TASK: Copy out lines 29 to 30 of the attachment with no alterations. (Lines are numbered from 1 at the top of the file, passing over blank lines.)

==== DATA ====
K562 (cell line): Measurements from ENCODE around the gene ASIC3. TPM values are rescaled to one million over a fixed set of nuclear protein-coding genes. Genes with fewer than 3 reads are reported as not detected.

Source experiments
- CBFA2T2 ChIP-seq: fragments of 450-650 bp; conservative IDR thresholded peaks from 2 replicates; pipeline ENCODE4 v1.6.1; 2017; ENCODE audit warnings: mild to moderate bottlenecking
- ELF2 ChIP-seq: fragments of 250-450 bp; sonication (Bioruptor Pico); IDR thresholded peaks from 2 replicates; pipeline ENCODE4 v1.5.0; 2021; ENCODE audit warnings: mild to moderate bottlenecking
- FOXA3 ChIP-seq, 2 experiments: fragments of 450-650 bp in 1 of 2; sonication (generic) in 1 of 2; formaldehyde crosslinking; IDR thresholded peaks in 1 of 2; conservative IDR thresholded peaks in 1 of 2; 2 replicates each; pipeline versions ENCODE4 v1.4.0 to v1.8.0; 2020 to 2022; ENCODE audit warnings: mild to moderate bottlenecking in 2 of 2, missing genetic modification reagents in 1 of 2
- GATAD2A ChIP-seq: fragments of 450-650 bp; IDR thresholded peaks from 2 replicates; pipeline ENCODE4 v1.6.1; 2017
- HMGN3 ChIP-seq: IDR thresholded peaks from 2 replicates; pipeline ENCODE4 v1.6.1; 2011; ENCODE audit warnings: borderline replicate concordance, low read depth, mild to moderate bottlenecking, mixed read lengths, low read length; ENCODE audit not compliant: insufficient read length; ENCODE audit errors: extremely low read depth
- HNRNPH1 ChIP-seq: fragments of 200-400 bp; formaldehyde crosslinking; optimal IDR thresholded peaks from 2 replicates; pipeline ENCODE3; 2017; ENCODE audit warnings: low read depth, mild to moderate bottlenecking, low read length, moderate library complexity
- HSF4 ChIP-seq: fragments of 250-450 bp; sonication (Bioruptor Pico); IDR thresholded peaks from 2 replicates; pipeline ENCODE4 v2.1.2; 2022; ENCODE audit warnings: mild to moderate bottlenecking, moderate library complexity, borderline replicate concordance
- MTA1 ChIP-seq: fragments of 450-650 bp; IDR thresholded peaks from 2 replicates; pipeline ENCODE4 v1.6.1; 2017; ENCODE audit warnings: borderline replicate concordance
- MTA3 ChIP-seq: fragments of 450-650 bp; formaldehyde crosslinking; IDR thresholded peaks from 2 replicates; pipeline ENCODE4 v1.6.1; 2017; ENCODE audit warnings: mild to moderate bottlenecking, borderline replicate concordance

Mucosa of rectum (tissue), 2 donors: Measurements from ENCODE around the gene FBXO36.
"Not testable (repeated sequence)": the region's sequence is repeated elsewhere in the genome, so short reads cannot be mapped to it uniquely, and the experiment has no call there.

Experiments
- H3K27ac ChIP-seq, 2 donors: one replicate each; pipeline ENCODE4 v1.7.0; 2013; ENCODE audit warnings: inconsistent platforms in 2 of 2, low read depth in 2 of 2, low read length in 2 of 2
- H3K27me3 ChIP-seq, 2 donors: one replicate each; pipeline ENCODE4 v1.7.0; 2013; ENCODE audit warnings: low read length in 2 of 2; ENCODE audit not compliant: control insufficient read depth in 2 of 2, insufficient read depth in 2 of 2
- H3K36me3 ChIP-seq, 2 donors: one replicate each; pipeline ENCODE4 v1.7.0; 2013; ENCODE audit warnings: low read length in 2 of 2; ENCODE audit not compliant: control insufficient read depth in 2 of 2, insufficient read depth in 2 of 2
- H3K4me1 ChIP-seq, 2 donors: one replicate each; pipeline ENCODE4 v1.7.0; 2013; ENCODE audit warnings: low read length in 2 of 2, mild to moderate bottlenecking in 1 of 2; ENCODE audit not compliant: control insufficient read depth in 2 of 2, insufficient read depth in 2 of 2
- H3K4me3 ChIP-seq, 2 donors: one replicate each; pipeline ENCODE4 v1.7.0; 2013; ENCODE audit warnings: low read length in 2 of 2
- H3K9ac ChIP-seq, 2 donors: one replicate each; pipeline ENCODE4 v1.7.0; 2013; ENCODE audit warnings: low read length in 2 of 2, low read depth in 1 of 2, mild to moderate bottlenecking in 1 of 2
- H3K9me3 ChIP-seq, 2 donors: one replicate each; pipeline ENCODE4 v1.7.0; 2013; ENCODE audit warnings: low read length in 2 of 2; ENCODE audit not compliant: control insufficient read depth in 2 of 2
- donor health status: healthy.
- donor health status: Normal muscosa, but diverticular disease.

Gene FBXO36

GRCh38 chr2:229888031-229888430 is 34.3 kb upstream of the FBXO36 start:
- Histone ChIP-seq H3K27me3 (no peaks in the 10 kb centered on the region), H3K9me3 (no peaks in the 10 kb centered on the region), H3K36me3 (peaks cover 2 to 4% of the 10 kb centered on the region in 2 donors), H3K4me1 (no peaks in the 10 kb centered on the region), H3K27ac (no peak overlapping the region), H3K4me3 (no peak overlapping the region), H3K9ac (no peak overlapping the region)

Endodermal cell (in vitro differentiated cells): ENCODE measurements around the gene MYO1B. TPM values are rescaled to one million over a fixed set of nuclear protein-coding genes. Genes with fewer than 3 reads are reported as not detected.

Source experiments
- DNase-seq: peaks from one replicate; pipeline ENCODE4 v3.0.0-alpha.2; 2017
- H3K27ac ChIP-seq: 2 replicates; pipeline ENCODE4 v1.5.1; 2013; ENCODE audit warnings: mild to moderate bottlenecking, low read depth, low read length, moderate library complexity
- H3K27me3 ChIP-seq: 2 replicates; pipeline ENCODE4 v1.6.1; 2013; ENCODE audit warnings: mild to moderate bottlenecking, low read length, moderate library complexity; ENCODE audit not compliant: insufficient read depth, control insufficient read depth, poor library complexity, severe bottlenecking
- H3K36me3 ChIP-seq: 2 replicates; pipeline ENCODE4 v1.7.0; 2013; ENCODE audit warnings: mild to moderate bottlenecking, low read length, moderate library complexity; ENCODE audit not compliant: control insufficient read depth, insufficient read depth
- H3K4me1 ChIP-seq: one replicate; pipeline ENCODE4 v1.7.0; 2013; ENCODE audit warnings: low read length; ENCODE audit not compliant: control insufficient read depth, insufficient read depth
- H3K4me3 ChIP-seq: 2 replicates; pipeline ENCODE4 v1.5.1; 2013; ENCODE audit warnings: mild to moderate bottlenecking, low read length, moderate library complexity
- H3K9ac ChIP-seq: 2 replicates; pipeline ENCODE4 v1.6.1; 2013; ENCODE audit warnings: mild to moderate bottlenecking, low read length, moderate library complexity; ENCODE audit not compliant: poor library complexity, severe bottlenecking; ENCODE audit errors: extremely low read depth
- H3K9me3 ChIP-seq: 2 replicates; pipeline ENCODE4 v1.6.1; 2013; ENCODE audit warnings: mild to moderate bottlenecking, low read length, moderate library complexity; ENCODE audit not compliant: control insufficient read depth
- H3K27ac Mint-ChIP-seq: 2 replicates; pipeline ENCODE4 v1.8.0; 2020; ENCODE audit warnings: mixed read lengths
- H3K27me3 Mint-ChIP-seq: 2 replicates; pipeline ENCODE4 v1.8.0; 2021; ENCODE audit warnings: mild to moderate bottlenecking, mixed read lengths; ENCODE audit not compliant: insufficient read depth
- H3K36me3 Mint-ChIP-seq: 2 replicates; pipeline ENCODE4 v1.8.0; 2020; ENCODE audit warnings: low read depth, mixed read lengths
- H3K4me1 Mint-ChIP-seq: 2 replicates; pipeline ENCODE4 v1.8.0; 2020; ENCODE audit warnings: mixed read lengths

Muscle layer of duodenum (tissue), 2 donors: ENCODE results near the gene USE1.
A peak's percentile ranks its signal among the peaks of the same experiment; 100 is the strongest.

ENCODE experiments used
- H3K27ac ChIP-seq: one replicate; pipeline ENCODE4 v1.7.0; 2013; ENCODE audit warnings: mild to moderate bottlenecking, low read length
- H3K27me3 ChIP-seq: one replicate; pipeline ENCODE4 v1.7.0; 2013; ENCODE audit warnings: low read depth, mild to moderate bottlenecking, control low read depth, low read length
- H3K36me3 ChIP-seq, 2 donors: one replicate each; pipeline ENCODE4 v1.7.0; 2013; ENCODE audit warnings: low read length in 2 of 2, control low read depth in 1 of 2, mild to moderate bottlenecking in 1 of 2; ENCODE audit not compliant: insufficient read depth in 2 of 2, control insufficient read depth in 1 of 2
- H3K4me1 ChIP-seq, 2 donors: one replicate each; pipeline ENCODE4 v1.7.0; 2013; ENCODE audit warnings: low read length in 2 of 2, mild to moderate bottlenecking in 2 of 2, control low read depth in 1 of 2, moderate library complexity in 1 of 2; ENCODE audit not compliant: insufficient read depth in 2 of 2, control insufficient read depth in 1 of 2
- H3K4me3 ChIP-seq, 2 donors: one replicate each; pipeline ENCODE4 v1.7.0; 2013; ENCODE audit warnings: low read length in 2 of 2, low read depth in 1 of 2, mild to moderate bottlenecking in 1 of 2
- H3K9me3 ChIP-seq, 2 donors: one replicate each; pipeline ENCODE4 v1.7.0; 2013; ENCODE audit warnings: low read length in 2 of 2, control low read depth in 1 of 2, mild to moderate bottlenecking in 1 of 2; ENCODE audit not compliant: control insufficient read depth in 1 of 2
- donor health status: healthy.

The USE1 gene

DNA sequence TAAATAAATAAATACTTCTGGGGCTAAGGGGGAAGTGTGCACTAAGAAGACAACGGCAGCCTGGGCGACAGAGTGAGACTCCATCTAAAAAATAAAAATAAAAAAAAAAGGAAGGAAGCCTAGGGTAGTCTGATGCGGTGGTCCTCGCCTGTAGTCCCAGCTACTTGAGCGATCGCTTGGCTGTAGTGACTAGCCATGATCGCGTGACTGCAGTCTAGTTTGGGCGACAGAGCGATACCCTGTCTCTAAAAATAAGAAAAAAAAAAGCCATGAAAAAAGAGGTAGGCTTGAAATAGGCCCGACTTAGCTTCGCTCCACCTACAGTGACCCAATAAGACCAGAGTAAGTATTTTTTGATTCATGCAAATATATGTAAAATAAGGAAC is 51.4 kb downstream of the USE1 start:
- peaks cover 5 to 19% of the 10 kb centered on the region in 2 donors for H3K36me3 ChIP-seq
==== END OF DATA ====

- DNase-seq: peaks from one replicate; pipeline ENCODE4 v3.0.0-alpha.2; 2017
- H3K27ac ChIP-seq: 2 replicates; pipeline ENCODE4 v1.5.1; 2013; ENCODE audit warnings: mild to moderate bottlenecking, low read depth, low read length, moderate library complexity